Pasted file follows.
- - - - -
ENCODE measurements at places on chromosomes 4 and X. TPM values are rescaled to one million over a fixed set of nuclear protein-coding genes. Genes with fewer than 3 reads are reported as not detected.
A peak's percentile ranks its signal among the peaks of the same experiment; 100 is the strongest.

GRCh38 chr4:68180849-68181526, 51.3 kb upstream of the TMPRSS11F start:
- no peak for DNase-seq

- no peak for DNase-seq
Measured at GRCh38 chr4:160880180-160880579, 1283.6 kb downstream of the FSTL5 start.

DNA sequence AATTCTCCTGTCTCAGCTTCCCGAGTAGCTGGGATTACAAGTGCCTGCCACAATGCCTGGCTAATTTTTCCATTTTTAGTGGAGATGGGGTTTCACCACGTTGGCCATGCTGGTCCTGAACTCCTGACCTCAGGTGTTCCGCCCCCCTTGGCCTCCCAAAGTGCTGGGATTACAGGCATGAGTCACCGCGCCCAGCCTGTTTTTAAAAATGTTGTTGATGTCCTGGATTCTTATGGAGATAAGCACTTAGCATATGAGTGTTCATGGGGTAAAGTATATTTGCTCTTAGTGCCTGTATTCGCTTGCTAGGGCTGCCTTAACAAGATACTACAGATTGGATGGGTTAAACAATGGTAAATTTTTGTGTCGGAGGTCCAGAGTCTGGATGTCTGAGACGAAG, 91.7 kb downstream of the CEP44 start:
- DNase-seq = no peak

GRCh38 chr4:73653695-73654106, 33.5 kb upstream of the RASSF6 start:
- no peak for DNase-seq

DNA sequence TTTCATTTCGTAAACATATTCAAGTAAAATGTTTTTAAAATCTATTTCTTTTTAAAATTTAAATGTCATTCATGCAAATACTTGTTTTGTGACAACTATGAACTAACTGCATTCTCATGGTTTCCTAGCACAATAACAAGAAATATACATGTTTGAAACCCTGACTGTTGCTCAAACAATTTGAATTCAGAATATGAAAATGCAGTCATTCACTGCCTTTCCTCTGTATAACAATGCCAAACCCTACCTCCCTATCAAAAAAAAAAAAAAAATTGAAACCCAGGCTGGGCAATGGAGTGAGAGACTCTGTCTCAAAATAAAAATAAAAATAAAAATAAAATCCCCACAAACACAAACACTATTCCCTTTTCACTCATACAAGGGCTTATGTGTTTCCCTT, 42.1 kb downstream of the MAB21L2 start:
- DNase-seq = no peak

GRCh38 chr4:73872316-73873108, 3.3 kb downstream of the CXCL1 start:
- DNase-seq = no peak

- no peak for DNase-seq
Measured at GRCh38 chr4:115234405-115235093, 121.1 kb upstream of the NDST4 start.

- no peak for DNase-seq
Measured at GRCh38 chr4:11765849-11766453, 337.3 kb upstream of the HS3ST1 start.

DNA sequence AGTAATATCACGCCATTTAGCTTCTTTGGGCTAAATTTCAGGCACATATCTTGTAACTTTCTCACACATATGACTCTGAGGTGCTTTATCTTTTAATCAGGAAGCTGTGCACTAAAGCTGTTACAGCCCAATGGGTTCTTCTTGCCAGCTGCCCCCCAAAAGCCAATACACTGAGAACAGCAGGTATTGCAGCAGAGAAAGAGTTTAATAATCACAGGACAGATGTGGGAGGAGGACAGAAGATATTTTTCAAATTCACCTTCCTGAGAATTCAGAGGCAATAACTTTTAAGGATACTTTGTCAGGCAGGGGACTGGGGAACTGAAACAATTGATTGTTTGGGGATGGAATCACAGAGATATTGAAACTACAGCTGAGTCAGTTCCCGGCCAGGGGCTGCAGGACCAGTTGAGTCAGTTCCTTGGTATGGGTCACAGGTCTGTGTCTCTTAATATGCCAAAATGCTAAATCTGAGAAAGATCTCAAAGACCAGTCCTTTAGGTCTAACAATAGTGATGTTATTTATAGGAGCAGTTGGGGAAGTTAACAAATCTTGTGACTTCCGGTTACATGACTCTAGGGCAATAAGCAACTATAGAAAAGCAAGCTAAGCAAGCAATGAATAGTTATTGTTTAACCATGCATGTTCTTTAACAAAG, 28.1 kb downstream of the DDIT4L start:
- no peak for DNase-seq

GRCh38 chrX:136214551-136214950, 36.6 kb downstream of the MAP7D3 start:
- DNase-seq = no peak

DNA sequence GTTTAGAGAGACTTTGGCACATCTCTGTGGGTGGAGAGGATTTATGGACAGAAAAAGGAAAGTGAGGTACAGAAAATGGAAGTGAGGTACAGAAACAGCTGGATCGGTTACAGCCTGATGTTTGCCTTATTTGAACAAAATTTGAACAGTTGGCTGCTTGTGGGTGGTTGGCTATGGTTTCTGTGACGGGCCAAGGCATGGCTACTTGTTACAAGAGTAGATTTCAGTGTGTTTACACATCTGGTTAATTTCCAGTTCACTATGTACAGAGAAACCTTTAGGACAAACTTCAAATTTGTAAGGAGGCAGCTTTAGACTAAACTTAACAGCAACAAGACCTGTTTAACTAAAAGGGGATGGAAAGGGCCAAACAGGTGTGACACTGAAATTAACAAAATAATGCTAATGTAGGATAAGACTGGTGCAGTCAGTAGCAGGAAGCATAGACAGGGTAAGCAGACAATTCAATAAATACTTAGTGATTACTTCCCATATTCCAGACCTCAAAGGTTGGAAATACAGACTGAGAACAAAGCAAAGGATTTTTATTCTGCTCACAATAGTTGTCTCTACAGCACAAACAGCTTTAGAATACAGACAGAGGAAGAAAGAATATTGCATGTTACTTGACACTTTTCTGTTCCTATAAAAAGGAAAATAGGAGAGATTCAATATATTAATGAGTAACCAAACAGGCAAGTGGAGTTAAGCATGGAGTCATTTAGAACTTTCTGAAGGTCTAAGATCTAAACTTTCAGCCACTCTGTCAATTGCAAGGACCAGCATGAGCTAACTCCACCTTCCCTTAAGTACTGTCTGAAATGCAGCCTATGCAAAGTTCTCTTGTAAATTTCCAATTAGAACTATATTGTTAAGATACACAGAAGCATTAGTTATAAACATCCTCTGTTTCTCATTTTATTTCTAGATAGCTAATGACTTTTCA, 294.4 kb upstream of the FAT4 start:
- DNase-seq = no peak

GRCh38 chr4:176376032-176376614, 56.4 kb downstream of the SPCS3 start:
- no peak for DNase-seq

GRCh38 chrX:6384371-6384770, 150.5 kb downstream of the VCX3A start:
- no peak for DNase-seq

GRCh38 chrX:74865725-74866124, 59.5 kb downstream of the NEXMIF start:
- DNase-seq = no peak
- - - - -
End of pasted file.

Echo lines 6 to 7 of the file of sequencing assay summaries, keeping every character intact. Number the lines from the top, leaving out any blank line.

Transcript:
Measured at GRCh38 chr4:160880180-160880579, 1283.6 kb downstream of the FSTL5 start.

DNA sequence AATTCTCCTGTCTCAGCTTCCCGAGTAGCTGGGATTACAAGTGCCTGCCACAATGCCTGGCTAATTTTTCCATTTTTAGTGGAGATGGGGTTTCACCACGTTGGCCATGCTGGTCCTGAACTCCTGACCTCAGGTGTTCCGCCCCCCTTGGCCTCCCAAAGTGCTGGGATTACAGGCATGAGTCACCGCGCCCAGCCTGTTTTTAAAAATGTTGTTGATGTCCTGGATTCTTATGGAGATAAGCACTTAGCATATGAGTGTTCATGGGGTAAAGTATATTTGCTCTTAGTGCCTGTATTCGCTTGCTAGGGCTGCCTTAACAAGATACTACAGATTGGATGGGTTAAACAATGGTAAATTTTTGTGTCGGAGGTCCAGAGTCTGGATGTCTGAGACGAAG, 91.7 kb downstream of the CEP44 start: